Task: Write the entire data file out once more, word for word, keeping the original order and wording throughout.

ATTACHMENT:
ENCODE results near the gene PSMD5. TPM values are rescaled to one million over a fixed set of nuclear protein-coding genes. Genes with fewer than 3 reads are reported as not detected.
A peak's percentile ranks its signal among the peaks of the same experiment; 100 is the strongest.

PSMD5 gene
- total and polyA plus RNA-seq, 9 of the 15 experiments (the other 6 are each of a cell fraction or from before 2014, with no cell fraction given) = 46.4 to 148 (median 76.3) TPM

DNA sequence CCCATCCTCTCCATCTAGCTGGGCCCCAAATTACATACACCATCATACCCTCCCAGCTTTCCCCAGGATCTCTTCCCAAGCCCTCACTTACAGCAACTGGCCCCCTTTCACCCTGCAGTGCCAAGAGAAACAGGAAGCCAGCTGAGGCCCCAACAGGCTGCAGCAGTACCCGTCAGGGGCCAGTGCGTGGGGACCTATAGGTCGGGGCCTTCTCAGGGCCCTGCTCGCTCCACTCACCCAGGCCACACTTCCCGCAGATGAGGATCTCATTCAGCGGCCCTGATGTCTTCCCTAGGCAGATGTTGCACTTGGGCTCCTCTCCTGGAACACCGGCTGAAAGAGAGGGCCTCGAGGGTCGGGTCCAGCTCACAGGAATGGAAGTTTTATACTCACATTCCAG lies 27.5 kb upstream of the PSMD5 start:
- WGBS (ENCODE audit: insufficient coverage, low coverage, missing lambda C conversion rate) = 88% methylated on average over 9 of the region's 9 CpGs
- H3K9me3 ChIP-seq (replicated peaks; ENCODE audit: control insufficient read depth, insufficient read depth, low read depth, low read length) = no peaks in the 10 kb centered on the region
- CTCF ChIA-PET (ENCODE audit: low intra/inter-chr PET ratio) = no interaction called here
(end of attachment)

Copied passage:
ENCODE results near the gene PSMD5. TPM values are rescaled to one million over a fixed set of nuclear protein-coding genes. Genes with fewer than 3 reads are reported as not detected.
A peak's percentile ranks its signal among the peaks of the same experiment; 100 is the strongest.

PSMD5 gene
- total and polyA plus RNA-seq, 9 of the 15 experiments (the other 6 are each of a cell fraction or from before 2014, with no cell fraction given) = 46.4 to 148 (median 76.3) TPM

DNA sequence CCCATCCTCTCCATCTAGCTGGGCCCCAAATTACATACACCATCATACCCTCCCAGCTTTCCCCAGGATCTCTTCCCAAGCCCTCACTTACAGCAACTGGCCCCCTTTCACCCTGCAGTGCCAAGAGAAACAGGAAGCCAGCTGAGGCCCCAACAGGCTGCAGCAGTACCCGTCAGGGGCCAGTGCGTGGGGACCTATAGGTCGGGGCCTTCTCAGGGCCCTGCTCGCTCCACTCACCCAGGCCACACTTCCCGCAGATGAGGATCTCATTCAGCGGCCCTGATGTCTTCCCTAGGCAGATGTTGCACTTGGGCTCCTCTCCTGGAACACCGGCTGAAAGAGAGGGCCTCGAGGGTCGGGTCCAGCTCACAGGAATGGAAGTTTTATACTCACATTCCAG lies 27.5 kb upstream of the PSMD5 start:
- WGBS (ENCODE audit: insufficient coverage, low coverage, missing lambda C conversion rate) = 88% methylated on average over 9 of the region's 9 CpGs
- H3K9me3 ChIP-seq (replicated peaks; ENCODE audit: control insufficient read depth, insufficient read depth, low read depth, low read length) = no peaks in the 10 kb centered on the region
- CTCF ChIA-PET (ENCODE audit: low intra/inter-chr PET ratio) = no interaction called here